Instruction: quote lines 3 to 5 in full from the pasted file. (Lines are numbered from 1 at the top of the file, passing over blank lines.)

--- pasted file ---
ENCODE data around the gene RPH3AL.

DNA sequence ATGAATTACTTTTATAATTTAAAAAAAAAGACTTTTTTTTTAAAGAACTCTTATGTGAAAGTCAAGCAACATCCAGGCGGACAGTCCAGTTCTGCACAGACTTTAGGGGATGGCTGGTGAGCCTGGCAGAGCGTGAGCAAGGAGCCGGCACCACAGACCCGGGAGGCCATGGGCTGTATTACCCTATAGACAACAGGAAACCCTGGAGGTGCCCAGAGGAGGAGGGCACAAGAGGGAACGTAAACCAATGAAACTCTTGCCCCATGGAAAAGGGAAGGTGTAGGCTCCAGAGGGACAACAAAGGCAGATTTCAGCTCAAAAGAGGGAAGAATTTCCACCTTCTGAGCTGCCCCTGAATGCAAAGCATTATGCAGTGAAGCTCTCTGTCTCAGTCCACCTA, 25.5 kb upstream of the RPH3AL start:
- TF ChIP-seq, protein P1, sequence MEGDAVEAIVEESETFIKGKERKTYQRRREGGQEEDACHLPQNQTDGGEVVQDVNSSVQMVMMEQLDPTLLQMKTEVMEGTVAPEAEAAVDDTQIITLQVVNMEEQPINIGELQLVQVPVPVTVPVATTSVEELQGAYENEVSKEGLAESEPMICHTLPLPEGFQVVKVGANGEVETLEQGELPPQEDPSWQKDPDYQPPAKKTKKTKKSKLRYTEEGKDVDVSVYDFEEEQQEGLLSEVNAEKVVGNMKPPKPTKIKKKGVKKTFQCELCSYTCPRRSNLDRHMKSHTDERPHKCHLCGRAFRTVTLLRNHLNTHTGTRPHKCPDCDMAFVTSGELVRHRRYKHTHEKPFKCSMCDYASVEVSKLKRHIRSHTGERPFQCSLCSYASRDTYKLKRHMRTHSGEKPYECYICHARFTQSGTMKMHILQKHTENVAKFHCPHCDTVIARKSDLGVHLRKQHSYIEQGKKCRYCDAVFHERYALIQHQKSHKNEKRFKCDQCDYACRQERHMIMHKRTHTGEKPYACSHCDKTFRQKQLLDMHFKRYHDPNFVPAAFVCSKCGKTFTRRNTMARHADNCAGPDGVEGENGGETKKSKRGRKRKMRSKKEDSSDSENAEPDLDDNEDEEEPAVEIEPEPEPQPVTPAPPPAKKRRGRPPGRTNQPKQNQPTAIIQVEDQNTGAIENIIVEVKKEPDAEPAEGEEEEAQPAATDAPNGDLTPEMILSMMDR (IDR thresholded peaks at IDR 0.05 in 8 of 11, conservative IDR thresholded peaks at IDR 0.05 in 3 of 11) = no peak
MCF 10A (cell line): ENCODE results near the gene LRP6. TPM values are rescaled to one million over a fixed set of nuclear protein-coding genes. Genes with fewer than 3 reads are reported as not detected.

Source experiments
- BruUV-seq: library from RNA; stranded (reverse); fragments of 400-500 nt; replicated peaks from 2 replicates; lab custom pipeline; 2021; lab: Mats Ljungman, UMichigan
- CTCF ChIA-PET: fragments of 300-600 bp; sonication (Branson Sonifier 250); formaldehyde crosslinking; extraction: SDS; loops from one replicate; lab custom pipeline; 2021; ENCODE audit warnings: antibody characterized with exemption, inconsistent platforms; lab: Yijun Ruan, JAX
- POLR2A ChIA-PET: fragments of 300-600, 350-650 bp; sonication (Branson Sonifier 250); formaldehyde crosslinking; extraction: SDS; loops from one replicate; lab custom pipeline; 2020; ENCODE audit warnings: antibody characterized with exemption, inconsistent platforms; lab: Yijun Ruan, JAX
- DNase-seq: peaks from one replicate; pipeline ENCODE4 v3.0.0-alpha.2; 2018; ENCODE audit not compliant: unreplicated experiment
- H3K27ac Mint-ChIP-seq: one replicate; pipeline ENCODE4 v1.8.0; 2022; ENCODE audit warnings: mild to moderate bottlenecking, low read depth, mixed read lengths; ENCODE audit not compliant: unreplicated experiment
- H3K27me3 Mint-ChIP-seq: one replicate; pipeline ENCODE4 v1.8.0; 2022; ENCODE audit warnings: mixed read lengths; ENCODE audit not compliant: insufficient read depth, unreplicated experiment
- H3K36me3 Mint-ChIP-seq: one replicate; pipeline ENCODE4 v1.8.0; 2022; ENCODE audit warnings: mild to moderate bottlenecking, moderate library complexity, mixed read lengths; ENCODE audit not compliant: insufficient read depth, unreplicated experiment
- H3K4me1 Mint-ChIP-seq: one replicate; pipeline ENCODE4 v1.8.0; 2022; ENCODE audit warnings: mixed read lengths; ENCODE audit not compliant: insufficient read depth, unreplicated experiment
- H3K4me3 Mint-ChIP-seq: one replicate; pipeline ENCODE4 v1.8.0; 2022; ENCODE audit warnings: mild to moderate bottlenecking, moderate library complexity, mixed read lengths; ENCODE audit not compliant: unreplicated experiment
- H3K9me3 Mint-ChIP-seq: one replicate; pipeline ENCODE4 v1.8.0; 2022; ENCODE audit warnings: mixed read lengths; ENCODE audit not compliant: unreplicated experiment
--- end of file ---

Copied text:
- TF ChIP-seq, protein P1, sequence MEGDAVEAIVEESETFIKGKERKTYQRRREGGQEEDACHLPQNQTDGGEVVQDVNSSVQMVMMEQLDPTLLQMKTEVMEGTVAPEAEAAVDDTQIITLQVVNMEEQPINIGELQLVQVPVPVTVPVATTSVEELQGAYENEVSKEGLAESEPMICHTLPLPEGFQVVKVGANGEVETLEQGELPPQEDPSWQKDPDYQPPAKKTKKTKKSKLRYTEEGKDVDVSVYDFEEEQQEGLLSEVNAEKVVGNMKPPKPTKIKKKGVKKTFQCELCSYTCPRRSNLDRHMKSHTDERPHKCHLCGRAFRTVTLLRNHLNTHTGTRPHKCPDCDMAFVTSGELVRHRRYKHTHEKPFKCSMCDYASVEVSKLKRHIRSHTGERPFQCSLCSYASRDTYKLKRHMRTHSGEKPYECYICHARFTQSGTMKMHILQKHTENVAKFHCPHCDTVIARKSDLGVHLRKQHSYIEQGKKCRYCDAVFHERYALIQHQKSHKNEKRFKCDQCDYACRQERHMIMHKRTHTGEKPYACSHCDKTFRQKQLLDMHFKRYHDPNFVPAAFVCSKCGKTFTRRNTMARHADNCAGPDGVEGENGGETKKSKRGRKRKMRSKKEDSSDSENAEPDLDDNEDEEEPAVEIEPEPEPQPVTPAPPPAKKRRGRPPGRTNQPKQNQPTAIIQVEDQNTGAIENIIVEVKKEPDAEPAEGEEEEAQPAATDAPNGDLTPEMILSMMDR (IDR thresholded peaks at IDR 0.05 in 8 of 11, conservative IDR thresholded peaks at IDR 0.05 in 3 of 11) = no peak
MCF 10A (cell line): ENCODE results near the gene LRP6. TPM values are rescaled to one million over a fixed set of nuclear protein-coding genes. Genes with fewer than 3 reads are reported as not detected.

Source experiments